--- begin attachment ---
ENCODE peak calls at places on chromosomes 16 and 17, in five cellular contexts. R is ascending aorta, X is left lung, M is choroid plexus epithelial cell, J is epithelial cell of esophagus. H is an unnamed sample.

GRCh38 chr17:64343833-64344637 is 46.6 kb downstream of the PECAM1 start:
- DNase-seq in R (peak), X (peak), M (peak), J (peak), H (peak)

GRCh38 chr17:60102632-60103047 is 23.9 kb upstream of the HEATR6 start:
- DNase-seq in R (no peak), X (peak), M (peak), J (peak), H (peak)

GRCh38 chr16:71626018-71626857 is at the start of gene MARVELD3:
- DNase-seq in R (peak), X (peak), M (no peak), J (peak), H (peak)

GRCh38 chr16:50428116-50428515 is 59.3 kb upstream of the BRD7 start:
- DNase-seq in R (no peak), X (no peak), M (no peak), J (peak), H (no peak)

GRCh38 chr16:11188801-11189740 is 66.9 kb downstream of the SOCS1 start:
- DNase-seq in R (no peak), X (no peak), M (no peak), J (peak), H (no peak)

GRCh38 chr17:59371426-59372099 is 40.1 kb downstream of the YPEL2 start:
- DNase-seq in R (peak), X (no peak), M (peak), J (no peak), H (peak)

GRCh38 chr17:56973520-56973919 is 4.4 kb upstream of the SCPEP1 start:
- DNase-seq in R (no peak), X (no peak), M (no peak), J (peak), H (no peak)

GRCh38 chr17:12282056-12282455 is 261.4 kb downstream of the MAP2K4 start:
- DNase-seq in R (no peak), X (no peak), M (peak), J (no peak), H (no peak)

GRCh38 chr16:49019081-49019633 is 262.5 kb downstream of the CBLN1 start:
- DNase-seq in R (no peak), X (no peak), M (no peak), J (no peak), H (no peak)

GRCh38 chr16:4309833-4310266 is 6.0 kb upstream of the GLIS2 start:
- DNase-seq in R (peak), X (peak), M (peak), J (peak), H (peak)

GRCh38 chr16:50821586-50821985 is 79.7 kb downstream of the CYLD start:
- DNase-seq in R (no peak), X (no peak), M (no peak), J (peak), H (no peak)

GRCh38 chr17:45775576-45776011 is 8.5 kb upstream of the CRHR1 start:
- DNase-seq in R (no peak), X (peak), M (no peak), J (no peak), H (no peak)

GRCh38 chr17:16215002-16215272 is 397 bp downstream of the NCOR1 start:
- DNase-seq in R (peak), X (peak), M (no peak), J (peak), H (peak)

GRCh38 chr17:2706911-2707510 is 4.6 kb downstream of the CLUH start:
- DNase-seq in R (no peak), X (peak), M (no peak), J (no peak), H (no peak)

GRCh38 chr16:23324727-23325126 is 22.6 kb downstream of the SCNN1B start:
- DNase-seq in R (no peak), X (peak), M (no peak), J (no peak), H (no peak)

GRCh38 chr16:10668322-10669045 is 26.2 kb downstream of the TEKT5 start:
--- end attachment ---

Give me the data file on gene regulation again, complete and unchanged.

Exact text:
ENCODE peak calls at places on chromosomes 16 and 17, in five cellular contexts. R is ascending aorta, X is left lung, M is choroid plexus epithelial cell, J is epithelial cell of esophagus. H is an unnamed sample.

GRCh38 chr17:64343833-64344637 is 46.6 kb downstream of the PECAM1 start:
- DNase-seq in R (peak), X (peak), M (peak), J (peak), H (peak)

GRCh38 chr17:60102632-60103047 is 23.9 kb upstream of the HEATR6 start:
- DNase-seq in R (no peak), X (peak), M (peak), J (peak), H (peak)

GRCh38 chr16:71626018-71626857 is at the start of gene MARVELD3:
- DNase-seq in R (peak), X (peak), M (no peak), J (peak), H (peak)

GRCh38 chr16:50428116-50428515 is 59.3 kb upstream of the BRD7 start:
- DNase-seq in R (no peak), X (no peak), M (no peak), J (peak), H (no peak)

GRCh38 chr16:11188801-11189740 is 66.9 kb downstream of the SOCS1 start:
- DNase-seq in R (no peak), X (no peak), M (no peak), J (peak), H (no peak)

GRCh38 chr17:59371426-59372099 is 40.1 kb downstream of the YPEL2 start:
- DNase-seq in R (peak), X (no peak), M (peak), J (no peak), H (peak)

GRCh38 chr17:56973520-56973919 is 4.4 kb upstream of the SCPEP1 start:
- DNase-seq in R (no peak), X (no peak), M (no peak), J (peak), H (no peak)

GRCh38 chr17:12282056-12282455 is 261.4 kb downstream of the MAP2K4 start:
- DNase-seq in R (no peak), X (no peak), M (peak), J (no peak), H (no peak)

GRCh38 chr16:49019081-49019633 is 262.5 kb downstream of the CBLN1 start:
- DNase-seq in R (no peak), X (no peak), M (no peak), J (no peak), H (no peak)

GRCh38 chr16:4309833-4310266 is 6.0 kb upstream of the GLIS2 start:
- DNase-seq in R (peak), X (peak), M (peak), J (peak), H (peak)

GRCh38 chr16:50821586-50821985 is 79.7 kb downstream of the CYLD start:
- DNase-seq in R (no peak), X (no peak), M (no peak), J (peak), H (no peak)

GRCh38 chr17:45775576-45776011 is 8.5 kb upstream of the CRHR1 start:
- DNase-seq in R (no peak), X (peak), M (no peak), J (no peak), H (no peak)

GRCh38 chr17:16215002-16215272 is 397 bp downstream of the NCOR1 start:
- DNase-seq in R (peak), X (peak), M (no peak), J (peak), H (peak)

GRCh38 chr17:2706911-2707510 is 4.6 kb downstream of the CLUH start:
- DNase-seq in R (no peak), X (peak), M (no peak), J (no peak), H (no peak)

GRCh38 chr16:23324727-23325126 is 22.6 kb downstream of the SCNN1B start:
- DNase-seq in R (no peak), X (peak), M (no peak), J (no peak), H (no peak)

GRCh38 chr16:10668322-10669045 is 26.2 kb downstream of the TEKT5 start: